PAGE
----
March 14, 2017

Adults with autism face significant hurdles when looking for employment. Even those who are considered “high-functioning” have difficulty understanding the “soft skills” that help people navigate the social world of the workplace. Research shows that many adults with autism are unable to find or maintain employment, and are relegated to living with their parents and collecting disability. In 2009, Roses for Autism was launched from the last family-operated rose farm in New England, Pinchbeck Rose Farm, partnering with the non-profit organization Ability Beyond Disability. Tom Fanning, president and CEO of Ability Beyond Disability, says,

“Today, Roses for Autism provides opportunities for employment and post-secondary education for individuals on the autism spectrum, and others with similar presentations. We are a resource to families, schools, and employers.”

The Career Training Program offers support to both individuals with autism, and to employers who are interested providing opportunities for them. Services include assessment of skills, interests, and abilities, development of an Individualized Career plan, help with resumes and interview skills, and on-site job assistance. They also offer training in specific job skills, such as computer training, and in the “soft skills” that are often so difficult for people with autism to understand. These include things such as being on time, proper grooming, and understanding topics of conversation that are and are not appropriate for the workplace. The program also offers assistance to local businesses who are willing to hire individuals with autism, helping them to understand the kinds of difficulties that may arise, and putting accommodations into place that can help their employees be successful. These may include things like allowing the employee to wear sound-cancelling headphones, or being understanding of social gaffes that might otherwise lead them to fire an employee. Autism spectrum disorders are diagnosed in 1 in 88 children, and the rate continues to rise. The unemployment rate for adults with autism is 25-50%, and the underemployment rate is even higher. These numbers are expected to grow, as the many children who were diagnosed over the past two decades start reaching adulthood. There are currently few services for them once they age out of the school system, but programs like Roses for Autism could offer a model that would help many achieve independence and a higher quality of life, as well as reducing the burden on state and federal social programs. Many people with autism have amazing skills and talents that offer great value for employers, but they need extra training and understanding to learn how to navigate the social logistics of the workplace. Tom Fanning says,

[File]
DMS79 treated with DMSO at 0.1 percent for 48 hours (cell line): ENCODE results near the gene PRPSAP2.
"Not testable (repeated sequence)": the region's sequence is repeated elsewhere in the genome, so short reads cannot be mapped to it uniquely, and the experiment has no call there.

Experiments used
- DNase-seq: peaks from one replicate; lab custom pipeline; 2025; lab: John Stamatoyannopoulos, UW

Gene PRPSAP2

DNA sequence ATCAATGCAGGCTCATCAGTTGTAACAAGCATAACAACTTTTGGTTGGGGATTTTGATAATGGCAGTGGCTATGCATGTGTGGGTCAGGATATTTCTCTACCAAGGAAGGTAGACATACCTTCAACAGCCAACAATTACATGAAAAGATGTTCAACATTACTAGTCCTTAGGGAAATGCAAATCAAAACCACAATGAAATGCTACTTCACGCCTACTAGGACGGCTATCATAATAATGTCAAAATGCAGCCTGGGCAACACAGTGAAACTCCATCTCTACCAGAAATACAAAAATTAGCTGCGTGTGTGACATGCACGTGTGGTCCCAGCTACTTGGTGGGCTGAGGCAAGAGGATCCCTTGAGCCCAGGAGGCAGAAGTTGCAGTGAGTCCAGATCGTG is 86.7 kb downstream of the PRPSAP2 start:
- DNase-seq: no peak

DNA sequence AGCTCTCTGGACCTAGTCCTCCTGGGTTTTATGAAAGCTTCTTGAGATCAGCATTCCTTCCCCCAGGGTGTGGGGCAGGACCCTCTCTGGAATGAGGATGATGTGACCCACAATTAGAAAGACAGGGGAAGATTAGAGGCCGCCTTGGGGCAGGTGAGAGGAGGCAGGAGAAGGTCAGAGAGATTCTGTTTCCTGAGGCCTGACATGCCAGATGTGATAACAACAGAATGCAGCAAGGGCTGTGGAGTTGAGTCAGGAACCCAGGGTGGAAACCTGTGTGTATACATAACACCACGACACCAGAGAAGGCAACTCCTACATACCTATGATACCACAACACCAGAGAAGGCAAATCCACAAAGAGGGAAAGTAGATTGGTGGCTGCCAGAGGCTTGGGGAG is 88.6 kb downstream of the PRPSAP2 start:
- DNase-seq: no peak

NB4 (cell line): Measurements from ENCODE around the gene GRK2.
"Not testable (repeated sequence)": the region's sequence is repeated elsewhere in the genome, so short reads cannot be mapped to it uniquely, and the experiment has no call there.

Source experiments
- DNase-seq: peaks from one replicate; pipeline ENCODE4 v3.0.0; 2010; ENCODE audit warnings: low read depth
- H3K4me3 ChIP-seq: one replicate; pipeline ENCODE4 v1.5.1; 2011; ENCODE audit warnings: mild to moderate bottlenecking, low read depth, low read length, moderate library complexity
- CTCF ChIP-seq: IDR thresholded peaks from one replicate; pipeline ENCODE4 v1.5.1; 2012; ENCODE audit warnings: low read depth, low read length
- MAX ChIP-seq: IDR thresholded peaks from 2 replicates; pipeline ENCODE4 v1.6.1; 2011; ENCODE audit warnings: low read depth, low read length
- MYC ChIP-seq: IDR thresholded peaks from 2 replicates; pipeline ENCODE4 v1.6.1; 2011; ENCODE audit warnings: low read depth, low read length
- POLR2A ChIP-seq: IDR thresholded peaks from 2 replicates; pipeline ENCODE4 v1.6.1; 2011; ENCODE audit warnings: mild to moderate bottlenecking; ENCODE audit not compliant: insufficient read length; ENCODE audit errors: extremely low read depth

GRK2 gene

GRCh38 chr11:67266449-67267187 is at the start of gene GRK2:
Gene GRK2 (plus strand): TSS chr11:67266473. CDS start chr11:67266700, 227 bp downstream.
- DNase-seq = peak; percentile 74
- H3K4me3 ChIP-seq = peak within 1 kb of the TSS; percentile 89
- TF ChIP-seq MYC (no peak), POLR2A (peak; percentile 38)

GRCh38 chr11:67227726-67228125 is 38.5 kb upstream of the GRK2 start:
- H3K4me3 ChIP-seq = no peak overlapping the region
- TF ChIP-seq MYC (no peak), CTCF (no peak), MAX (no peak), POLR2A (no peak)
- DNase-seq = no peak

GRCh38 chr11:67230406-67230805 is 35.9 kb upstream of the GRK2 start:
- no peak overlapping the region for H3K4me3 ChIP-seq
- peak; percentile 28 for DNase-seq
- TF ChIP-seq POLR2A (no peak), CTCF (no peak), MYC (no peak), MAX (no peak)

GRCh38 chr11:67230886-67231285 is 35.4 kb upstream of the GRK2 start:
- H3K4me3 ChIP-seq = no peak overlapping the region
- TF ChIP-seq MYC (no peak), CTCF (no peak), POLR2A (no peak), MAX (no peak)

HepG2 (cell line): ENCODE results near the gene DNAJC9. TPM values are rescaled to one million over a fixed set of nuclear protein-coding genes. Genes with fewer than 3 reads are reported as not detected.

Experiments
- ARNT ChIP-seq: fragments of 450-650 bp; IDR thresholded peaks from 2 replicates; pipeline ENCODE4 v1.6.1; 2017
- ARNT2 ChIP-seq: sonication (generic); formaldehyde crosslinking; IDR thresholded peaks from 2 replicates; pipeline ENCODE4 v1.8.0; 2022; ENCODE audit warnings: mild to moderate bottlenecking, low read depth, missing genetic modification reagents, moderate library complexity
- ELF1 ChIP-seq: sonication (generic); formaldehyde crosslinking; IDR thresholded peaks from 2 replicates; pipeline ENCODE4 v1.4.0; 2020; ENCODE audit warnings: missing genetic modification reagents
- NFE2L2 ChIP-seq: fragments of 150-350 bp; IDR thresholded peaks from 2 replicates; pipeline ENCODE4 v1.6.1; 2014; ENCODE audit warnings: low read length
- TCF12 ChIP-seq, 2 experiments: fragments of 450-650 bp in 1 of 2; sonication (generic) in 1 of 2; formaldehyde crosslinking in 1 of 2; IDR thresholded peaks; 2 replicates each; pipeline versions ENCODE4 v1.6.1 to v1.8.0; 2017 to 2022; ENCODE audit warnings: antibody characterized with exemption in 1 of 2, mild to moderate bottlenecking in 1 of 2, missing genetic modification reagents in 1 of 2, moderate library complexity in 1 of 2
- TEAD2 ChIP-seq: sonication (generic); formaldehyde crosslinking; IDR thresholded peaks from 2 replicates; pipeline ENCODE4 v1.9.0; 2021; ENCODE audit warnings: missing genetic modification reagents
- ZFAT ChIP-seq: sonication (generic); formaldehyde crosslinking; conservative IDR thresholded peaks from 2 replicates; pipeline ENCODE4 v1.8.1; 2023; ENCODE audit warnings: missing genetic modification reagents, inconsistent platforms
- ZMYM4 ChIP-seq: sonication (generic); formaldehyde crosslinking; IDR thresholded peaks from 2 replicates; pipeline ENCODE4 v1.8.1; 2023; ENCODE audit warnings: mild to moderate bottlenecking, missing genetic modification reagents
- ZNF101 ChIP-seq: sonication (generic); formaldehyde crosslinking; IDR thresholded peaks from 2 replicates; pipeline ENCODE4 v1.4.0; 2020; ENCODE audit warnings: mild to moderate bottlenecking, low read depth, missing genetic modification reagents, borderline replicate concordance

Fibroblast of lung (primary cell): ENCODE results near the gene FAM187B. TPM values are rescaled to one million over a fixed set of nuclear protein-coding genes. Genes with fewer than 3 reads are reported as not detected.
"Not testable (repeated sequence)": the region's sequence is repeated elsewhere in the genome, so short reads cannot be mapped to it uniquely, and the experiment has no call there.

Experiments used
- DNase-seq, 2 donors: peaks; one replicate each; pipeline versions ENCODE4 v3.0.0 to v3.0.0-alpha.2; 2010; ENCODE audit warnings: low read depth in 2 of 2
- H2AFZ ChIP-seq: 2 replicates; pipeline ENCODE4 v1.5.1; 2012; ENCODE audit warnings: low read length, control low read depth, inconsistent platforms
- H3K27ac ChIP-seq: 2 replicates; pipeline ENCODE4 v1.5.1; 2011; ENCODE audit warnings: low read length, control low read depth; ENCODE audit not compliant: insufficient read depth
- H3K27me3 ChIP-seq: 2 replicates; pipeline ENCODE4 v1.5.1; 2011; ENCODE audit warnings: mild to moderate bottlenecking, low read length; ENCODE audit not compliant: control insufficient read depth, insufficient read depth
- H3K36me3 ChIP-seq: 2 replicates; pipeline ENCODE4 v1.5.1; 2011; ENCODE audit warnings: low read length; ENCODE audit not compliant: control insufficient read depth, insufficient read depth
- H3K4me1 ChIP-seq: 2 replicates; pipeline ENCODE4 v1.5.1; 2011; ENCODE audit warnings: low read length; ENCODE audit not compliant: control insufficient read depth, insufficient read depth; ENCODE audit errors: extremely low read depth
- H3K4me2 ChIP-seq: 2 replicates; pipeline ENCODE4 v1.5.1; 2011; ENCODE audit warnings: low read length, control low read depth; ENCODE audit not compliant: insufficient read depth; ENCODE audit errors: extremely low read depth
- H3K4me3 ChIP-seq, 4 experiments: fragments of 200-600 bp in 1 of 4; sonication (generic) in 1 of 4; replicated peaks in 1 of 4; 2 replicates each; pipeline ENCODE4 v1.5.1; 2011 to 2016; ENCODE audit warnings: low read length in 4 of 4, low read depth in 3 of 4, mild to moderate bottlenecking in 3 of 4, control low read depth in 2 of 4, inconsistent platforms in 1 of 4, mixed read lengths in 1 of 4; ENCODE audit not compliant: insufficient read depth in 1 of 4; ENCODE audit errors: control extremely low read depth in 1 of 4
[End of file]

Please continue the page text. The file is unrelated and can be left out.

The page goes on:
“Our vision is that Roses for Autism will serve as the flagship for a replicable autism transition and employment model that can be duplicated in a variety of business environments. Roses for Autism is unique in the opportunities we offer to individuals on the autism spectrum. We hope to expand our model to other businesses and geographic regions.”

For more information about Roses for Autism, see their website at

About the author 

Laurel Joss

Laurel Joss is a freelance writer with a Master’s Degree in Early Childhood Education. She worked as an RDI® Program Certified Consultant and has published articles in Autism Spectrum Quarterly and on her blog She is a mother to two children, one of whom is on the autism spectrum. You can also follow her on and

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